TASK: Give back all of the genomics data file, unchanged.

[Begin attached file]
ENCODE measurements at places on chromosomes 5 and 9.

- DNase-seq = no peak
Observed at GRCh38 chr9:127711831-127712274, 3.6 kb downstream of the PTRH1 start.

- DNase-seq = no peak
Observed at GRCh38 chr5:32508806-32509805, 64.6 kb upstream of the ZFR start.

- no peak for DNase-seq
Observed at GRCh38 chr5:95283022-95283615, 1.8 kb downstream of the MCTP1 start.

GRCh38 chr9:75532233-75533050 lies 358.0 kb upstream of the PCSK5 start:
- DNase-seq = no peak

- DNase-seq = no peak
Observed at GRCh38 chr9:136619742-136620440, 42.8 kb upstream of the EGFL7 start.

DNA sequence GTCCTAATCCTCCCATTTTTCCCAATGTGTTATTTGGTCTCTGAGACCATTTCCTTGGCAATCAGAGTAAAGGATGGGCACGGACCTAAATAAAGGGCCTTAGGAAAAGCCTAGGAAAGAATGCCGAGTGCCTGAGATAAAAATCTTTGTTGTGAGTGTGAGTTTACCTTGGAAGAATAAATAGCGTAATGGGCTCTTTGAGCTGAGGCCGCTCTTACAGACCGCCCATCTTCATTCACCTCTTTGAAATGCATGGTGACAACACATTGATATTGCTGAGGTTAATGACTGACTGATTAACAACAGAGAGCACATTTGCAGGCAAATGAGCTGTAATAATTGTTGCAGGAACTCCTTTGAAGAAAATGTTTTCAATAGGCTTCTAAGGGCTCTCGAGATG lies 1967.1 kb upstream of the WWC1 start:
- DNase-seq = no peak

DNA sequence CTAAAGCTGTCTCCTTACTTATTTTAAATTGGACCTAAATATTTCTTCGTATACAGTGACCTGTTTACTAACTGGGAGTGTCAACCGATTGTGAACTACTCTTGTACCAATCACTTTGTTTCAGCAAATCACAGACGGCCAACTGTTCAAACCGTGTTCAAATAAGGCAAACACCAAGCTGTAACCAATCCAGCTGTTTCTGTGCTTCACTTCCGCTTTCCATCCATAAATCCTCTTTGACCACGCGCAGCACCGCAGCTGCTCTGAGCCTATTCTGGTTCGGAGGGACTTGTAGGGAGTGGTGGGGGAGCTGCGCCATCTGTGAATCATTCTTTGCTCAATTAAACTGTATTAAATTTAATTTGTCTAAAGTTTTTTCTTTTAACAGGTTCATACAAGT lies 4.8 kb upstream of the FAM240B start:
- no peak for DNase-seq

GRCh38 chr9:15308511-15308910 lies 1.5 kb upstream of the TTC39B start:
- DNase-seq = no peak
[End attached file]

ENCODE measurements at places on chromosomes 5 and 9.

- DNase-seq = no peak
Observed at GRCh38 chr9:127711831-127712274, 3.6 kb downstream of the PTRH1 start.

- DNase-seq = no peak
Observed at GRCh38 chr5:32508806-32509805, 64.6 kb upstream of the ZFR start.

- no peak for DNase-seq
Observed at GRCh38 chr5:95283022-95283615, 1.8 kb downstream of the MCTP1 start.

GRCh38 chr9:75532233-75533050 lies 358.0 kb upstream of the PCSK5 start:
- DNase-seq = no peak

- DNase-seq = no peak
Observed at GRCh38 chr9:136619742-136620440, 42.8 kb upstream of the EGFL7 start.

DNA sequence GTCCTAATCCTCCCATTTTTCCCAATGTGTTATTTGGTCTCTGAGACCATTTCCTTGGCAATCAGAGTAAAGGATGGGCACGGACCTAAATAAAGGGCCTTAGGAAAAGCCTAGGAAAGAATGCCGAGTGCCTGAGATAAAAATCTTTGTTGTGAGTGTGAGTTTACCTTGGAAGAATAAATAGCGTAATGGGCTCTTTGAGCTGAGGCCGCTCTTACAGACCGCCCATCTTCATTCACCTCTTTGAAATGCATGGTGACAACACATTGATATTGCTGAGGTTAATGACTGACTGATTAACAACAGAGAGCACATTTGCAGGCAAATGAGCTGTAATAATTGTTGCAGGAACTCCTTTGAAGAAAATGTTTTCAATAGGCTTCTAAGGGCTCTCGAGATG lies 1967.1 kb upstream of the WWC1 start:
- DNase-seq = no peak

DNA sequence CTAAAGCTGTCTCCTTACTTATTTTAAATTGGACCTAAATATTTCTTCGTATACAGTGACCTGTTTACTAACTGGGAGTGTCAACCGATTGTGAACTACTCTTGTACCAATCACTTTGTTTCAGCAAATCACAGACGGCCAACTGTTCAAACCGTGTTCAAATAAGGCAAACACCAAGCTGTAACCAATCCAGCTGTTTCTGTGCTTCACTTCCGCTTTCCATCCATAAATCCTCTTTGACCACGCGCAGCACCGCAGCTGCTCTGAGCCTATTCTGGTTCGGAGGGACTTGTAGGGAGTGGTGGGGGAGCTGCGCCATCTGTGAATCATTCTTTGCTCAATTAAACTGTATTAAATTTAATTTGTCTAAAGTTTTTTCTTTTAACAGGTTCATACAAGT lies 4.8 kb upstream of the FAM240B start:
- no peak for DNase-seq

GRCh38 chr9:15308511-15308910 lies 1.5 kb upstream of the TTC39B start:
- DNase-seq = no peak